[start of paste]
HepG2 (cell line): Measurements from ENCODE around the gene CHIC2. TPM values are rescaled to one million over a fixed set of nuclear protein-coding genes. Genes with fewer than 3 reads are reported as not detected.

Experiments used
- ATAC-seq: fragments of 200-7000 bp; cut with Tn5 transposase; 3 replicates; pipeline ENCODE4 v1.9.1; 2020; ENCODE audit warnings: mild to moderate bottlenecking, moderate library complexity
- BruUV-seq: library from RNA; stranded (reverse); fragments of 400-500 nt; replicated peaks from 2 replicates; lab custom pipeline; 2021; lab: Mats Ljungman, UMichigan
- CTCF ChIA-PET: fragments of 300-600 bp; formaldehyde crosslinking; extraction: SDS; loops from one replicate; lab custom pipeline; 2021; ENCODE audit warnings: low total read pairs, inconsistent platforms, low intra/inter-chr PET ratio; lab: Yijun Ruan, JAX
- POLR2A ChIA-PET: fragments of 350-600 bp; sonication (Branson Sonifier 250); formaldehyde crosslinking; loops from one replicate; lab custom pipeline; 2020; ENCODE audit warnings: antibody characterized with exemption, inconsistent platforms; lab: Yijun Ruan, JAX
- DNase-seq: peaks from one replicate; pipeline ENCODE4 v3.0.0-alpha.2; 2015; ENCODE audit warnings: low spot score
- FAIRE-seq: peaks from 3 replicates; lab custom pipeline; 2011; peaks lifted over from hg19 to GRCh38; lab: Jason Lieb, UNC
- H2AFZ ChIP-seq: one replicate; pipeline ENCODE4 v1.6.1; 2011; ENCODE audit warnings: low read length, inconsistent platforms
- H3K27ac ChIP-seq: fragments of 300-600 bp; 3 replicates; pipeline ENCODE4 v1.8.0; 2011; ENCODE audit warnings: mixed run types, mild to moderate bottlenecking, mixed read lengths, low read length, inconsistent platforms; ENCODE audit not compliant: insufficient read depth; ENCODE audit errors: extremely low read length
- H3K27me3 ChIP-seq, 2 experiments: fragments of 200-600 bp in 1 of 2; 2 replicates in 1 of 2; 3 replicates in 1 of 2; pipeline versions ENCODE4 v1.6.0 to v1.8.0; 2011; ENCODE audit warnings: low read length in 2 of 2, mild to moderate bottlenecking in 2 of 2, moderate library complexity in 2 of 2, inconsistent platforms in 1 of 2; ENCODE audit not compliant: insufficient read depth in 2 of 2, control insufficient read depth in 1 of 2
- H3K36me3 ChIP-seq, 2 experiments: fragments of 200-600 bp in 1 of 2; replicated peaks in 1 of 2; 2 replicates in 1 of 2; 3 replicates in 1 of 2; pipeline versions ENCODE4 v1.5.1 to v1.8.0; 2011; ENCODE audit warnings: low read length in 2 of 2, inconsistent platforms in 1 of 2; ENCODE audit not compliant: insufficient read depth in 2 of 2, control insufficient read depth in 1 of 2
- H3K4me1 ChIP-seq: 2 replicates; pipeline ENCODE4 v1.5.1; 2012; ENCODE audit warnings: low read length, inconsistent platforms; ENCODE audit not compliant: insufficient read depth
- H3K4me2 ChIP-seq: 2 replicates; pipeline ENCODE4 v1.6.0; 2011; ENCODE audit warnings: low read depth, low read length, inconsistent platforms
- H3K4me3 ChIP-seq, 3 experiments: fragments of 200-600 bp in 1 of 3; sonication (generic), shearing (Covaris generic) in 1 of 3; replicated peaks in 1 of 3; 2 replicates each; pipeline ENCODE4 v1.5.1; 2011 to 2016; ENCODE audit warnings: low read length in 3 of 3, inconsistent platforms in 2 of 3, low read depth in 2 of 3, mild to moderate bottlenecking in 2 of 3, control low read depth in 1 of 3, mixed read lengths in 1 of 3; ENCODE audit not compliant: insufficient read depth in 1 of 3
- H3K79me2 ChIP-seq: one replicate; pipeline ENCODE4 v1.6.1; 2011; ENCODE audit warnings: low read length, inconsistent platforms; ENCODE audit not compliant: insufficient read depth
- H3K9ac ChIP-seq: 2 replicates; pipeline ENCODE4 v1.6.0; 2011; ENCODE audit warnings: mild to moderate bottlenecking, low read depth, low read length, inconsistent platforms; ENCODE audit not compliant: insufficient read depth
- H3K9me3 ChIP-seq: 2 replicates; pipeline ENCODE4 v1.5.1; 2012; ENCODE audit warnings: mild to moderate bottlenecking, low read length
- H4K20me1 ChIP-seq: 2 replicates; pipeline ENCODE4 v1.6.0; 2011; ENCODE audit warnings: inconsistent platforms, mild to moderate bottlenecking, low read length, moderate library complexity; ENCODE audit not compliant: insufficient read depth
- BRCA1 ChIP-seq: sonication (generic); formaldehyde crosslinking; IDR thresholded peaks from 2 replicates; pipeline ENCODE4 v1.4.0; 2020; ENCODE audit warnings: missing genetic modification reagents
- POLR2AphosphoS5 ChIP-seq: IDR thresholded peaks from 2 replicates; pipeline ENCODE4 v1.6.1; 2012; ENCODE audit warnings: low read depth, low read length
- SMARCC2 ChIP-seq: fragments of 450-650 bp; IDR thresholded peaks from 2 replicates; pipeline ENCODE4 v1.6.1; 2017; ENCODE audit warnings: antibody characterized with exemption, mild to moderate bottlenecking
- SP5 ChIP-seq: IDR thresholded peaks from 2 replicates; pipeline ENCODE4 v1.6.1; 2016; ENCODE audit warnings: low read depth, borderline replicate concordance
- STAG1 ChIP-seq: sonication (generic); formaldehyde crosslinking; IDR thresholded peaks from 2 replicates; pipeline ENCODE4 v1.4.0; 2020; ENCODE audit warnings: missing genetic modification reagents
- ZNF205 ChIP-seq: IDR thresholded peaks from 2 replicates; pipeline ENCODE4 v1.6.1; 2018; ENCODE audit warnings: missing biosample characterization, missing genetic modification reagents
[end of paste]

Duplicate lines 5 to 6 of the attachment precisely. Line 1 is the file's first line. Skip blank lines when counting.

- CTCF ChIA-PET: fragments of 300-600 bp; formaldehyde crosslinking; extraction: SDS; loops from one replicate; lab custom pipeline; 2021; ENCODE audit warnings: low total read pairs, inconsistent platforms, low intra/inter-chr PET ratio; lab: Yijun Ruan, JAX
- POLR2A ChIA-PET: fragments of 350-600 bp; sonication (Branson Sonifier 250); formaldehyde crosslinking; loops from one replicate; lab custom pipeline; 2020; ENCODE audit warnings: antibody characterized with exemption, inconsistent platforms; lab: Yijun Ruan, JAX